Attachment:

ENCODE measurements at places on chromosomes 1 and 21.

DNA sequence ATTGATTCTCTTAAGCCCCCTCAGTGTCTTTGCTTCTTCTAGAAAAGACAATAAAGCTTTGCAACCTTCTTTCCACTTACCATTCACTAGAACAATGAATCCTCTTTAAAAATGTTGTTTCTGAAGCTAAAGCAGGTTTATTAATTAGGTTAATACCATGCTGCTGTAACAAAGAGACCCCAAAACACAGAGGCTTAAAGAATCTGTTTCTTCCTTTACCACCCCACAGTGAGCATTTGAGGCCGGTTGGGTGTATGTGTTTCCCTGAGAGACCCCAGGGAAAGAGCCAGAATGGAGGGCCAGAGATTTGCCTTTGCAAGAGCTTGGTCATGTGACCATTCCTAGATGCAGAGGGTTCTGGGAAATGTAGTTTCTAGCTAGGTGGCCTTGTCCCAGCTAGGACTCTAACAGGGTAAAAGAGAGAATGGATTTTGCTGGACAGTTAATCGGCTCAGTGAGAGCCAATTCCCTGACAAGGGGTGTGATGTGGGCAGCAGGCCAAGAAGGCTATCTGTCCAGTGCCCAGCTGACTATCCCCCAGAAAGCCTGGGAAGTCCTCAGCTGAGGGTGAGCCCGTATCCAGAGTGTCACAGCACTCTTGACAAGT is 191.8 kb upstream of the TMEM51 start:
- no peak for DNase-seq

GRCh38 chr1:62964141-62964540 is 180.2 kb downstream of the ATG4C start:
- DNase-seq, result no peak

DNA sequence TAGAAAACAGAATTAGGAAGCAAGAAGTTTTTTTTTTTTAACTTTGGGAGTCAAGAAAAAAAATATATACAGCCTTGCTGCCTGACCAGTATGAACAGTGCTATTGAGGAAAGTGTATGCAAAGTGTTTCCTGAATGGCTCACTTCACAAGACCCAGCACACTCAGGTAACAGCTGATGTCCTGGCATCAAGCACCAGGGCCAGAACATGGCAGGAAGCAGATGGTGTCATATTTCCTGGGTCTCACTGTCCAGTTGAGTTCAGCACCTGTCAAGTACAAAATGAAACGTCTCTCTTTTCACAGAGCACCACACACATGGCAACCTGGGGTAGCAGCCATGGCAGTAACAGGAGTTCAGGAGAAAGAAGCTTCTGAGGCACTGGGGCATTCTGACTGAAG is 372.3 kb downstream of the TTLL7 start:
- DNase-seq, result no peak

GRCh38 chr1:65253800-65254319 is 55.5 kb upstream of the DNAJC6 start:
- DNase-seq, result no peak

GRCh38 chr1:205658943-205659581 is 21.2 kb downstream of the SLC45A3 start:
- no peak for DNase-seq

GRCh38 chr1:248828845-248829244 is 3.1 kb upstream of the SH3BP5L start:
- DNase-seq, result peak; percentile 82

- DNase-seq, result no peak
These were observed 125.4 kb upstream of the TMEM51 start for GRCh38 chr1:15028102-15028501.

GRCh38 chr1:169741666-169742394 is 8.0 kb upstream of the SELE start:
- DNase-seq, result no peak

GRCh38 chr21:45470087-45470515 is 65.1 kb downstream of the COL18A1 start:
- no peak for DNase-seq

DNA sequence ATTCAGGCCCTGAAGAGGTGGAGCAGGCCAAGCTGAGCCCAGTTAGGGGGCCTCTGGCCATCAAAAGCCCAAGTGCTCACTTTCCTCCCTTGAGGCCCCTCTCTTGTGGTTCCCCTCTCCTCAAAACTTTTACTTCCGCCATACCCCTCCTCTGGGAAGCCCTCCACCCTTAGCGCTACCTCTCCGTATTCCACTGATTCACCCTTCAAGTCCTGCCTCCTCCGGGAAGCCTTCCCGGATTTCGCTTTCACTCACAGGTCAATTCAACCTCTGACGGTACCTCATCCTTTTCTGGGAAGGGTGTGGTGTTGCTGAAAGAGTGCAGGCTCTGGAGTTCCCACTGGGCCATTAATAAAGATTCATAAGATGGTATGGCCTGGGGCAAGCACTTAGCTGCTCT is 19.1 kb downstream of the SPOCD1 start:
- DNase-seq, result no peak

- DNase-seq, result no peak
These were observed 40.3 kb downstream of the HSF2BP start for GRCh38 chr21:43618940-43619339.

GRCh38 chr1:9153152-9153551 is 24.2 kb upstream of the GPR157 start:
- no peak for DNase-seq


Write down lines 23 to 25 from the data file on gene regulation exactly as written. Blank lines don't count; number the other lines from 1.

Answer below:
These were observed 40.3 kb downstream of the HSF2BP start for GRCh38 chr21:43618940-43619339.

GRCh38 chr1:9153152-9153551 is 24.2 kb upstream of the GPR157 start:
- no peak for DNase-seq